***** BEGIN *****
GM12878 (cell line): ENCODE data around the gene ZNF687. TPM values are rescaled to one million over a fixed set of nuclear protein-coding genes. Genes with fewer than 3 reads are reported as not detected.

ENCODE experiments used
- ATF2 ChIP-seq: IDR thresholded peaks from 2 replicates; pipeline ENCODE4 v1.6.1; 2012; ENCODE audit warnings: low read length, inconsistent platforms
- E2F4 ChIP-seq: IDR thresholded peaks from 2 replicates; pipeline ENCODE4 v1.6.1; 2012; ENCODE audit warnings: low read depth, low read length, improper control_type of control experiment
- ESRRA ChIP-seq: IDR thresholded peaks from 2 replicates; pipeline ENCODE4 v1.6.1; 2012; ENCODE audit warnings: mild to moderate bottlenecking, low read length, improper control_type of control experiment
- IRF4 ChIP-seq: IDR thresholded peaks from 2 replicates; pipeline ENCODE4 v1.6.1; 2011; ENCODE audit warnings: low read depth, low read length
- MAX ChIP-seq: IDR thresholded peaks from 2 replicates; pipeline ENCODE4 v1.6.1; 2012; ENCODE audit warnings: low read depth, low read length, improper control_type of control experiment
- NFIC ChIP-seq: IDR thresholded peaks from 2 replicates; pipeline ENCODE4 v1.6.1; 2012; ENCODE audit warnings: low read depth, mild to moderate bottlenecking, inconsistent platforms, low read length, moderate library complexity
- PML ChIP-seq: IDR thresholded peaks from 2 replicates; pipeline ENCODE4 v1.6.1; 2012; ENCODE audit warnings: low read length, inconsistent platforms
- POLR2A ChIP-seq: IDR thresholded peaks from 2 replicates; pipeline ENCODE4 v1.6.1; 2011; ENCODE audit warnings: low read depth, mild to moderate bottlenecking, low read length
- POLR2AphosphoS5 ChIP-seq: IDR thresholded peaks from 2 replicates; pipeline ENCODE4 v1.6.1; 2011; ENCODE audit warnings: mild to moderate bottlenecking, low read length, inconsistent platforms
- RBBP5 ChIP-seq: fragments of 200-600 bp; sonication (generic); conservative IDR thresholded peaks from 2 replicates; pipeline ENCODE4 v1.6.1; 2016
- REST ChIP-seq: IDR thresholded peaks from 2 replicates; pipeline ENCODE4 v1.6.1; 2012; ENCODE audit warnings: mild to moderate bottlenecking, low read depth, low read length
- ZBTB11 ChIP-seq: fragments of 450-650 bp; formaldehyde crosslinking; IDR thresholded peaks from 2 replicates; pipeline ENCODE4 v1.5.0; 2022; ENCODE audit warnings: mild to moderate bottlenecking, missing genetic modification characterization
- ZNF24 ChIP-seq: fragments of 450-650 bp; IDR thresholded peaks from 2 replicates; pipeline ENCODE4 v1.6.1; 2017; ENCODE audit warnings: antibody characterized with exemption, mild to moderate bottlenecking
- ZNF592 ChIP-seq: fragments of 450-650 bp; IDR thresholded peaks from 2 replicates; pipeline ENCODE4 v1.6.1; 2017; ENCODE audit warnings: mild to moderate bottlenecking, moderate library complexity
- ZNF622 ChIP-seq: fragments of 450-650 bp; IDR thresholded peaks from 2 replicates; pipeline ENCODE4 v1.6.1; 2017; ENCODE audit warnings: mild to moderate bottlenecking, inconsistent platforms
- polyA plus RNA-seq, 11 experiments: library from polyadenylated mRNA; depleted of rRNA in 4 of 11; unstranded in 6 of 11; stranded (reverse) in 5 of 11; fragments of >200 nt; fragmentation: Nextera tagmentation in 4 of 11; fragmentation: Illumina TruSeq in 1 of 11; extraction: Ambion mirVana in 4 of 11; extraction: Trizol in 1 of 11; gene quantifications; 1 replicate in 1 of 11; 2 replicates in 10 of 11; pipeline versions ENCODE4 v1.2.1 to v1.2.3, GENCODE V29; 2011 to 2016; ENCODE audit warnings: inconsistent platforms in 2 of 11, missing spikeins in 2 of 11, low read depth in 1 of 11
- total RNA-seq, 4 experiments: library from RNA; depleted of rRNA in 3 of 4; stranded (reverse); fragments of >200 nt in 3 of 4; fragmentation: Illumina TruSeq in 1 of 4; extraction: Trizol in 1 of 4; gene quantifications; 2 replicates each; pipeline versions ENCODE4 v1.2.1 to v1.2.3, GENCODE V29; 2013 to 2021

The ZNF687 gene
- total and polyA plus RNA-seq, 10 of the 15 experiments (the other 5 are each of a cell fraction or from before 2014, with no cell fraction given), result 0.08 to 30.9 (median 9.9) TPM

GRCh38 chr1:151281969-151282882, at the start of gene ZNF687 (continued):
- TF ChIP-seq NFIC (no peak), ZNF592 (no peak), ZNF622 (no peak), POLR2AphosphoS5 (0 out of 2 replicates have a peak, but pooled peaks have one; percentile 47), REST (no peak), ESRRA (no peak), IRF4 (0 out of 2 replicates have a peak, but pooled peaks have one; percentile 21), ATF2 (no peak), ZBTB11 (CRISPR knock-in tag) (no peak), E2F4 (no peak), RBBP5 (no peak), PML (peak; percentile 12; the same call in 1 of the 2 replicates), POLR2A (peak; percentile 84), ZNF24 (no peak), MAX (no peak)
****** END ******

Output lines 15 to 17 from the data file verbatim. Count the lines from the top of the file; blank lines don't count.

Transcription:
- ZNF24 ChIP-seq: fragments of 450-650 bp; IDR thresholded peaks from 2 replicates; pipeline ENCODE4 v1.6.1; 2017; ENCODE audit warnings: antibody characterized with exemption, mild to moderate bottlenecking
- ZNF592 ChIP-seq: fragments of 450-650 bp; IDR thresholded peaks from 2 replicates; pipeline ENCODE4 v1.6.1; 2017; ENCODE audit warnings: mild to moderate bottlenecking, moderate library complexity
- ZNF622 ChIP-seq: fragments of 450-650 bp; IDR thresholded peaks from 2 replicates; pipeline ENCODE4 v1.6.1; 2017; ENCODE audit warnings: mild to moderate bottlenecking, inconsistent platforms